Russian Business Takes Legal Disputes Abroad

While the political and economic challenges facing Russia are a continual concern, the fact that the country has not been able to establish a reputable legal system points to the difficulties it will face in its goal of becoming a major economic player.

Russia is now caught up in a vicious cycle, where companies conduct large transactions pursuant to foreign legal structures while the Russian legal and judicial system remains a relative backwater.

A recent case, Neas Ltd, et al v. OJSC Rusnano, et al, provides a vivid example of the outsourcing that has occurred since the demise of the Soviet Union.

Rusnano, an approximately $2 billion Russian government-backed venture fund, is alleged to have illegally taken over Nitol, a former-Soviet-turned-private polycrystalline silicon producer in Siberia. Nitol is now owned by a corporation, which is organized under the laws of the Bailiwick of Jersey. Plaintiffs seek damages of not less than $10 million.

While criminal charges are apparently pending in Russia relating to this affair, the plaintiffs have commenced a civil action in federal court in San Jose, California, through Rusnano’s American subsidiary, Rusnano USA, which, the plaintiffs allege, is both the alter ego and the agent of Rusnano.

The complaint asserts numerous claims, including violations of the Racketeer Influenced and Corrupt Organizations Act, the California Business and Professions Code, and the laws of the Bailiwick of Jersey. The complaint makes no reference to Russian law.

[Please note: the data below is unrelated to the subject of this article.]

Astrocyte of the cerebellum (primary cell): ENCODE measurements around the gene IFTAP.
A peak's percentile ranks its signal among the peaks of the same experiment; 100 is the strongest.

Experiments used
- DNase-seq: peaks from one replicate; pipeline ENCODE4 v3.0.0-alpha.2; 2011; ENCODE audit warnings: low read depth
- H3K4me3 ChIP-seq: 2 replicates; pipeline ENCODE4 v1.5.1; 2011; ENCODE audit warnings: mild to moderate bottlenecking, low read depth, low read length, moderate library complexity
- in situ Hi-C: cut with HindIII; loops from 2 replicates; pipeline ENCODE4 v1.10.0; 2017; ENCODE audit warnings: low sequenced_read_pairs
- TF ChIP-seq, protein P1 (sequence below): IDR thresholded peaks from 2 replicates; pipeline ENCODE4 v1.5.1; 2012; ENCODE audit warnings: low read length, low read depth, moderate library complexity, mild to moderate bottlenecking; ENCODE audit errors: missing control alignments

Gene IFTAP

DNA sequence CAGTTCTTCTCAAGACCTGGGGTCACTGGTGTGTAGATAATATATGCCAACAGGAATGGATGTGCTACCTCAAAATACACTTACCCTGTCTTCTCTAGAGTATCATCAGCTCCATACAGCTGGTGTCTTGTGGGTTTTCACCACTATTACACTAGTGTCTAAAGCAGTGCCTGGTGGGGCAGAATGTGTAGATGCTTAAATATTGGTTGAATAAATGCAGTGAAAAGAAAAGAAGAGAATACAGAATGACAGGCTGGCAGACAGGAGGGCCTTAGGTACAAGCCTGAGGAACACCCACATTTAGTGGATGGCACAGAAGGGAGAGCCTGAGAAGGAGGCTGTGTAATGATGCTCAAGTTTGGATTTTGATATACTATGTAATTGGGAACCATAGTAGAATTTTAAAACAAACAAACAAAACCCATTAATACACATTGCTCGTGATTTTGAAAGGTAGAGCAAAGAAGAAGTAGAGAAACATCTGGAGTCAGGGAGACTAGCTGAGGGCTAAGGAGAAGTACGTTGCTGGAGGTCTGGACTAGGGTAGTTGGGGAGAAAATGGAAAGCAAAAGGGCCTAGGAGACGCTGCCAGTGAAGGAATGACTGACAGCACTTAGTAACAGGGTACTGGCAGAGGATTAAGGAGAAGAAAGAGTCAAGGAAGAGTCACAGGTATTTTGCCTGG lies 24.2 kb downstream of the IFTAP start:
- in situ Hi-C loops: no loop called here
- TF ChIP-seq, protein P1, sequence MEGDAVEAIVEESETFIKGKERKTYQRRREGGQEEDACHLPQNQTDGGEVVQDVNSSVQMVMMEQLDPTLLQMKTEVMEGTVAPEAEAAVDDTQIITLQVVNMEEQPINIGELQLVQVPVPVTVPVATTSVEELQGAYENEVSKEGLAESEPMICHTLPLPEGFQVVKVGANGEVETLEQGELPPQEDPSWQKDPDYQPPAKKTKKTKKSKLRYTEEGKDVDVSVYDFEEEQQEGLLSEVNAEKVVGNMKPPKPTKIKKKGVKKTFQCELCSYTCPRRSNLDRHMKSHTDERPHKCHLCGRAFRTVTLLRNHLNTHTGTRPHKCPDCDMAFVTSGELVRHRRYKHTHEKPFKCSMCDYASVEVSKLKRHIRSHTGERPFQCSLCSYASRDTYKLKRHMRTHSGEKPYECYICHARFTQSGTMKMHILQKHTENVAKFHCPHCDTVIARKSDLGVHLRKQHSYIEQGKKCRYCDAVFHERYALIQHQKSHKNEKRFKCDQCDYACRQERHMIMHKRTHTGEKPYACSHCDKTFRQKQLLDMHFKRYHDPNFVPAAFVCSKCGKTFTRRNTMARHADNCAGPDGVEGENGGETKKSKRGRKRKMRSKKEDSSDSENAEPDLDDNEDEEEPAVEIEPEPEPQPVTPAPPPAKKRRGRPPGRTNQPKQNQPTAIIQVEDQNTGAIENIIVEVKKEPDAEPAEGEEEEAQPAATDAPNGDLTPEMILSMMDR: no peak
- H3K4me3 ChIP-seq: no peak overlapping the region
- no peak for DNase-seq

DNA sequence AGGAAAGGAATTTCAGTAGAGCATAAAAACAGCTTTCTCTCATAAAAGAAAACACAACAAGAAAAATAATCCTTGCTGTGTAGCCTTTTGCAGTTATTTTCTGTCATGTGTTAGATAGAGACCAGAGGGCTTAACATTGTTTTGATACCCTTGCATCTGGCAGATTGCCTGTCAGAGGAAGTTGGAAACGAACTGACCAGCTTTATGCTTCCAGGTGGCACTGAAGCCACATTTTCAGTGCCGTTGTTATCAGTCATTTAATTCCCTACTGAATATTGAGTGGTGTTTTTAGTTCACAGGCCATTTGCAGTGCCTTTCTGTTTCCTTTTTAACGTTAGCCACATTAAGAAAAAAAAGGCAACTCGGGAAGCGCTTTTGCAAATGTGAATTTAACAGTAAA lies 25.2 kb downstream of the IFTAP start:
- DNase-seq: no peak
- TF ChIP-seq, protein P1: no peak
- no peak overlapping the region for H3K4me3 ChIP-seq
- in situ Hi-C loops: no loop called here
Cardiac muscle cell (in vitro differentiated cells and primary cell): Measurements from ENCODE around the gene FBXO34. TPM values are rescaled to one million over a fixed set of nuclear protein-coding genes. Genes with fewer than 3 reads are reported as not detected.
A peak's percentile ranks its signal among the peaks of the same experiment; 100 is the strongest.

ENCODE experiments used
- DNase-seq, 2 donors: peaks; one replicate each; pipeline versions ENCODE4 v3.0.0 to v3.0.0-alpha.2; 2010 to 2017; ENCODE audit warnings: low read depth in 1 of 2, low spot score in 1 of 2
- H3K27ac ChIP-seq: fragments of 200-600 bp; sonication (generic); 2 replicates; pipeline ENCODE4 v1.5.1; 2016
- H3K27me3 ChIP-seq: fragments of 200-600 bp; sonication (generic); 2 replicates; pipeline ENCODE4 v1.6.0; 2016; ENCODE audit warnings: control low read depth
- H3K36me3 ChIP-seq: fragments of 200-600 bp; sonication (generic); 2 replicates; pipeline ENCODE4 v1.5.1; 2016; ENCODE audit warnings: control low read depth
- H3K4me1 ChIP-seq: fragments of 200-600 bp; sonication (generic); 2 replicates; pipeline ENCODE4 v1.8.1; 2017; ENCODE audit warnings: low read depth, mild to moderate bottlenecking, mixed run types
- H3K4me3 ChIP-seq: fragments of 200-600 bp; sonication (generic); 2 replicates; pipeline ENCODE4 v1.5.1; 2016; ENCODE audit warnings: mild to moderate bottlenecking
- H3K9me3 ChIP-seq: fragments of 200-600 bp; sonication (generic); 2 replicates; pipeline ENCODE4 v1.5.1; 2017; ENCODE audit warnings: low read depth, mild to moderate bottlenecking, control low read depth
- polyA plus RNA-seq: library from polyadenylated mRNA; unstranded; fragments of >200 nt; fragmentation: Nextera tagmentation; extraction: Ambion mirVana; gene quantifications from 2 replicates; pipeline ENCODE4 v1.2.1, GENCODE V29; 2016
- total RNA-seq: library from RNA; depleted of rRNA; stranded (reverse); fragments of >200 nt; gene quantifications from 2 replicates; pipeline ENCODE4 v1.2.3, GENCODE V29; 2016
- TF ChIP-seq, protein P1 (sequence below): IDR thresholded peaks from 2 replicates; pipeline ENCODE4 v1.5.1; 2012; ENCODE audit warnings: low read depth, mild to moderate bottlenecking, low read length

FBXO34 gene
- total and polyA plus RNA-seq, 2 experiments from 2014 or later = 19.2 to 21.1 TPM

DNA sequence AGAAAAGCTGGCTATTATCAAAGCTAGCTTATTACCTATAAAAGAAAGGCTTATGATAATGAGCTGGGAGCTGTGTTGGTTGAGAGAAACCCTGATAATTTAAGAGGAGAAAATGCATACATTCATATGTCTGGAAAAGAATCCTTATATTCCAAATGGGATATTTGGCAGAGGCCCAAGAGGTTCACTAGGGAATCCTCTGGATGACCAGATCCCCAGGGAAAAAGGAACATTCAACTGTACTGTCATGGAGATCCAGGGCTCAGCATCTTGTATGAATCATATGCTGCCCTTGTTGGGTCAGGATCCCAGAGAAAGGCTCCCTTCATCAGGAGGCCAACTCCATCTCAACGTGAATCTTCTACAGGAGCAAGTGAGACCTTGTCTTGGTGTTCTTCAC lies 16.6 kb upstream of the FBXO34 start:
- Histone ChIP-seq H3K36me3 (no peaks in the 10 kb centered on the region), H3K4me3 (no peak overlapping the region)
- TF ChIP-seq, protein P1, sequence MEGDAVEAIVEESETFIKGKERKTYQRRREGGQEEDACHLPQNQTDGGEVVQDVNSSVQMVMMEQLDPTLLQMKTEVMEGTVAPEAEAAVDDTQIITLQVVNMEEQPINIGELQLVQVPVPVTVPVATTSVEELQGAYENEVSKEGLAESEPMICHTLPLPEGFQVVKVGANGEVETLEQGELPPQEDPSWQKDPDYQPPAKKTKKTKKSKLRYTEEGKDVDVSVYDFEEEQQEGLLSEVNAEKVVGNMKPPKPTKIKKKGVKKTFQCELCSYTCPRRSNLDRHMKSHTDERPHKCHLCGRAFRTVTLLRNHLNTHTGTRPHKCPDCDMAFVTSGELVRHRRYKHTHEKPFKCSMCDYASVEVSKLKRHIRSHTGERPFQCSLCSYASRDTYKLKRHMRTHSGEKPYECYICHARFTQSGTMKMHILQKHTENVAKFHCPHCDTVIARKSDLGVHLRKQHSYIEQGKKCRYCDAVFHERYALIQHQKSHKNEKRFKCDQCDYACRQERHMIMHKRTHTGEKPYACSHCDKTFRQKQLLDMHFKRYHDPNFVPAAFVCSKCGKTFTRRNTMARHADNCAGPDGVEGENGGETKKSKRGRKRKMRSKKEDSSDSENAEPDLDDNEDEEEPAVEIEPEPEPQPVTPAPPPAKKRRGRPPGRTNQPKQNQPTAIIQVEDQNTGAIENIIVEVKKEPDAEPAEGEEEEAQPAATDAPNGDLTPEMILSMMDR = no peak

The current saga began as a classic offshore structure for Russian transactions. Andrei Tretyakov, the former director of the Silicon Program for the Russian Federal Agency for Atomic Energy, formed a Cyprus company, Neas Ltd., through which to invest in Nitol, which in turn was owned by a Jersey company.

The twist is that after losing a takeover struggle with Rusnano, Tretyakov, who is now an American citizen living in Connecticut, is suing in a California federal court, where the Rusnano subsidiary is located, rather than through the British system with which Cyprus and Jersey are affiliated.

The outsourcing of Russian law began with the collapse of the Soviet Union in the early 1990s. Russian contract and company law was inadequate to support the massive redistribution of assets that arose when the Soviet Union collapsed.

Rather than upgrade the legal system, the Russian government opened the door for businesses to incorporate outside of Russia and enter into agreements governed by foreign law, often Anglo-Saxon law in England, Cyprus, Jersey, and Guernsey. Many major publicly traded Russian companies (such as LUKoil and Yandex) are organized in the Netherlands and the Dutch Antilles, jurisdictions that respect shareholder agreements that are governed by British law.

The Russian economic elites benefitted from immediate access to a sophisticated and largely respected Anglo-Saxon legal system and made little effort to reform the Russian legal and judicial system.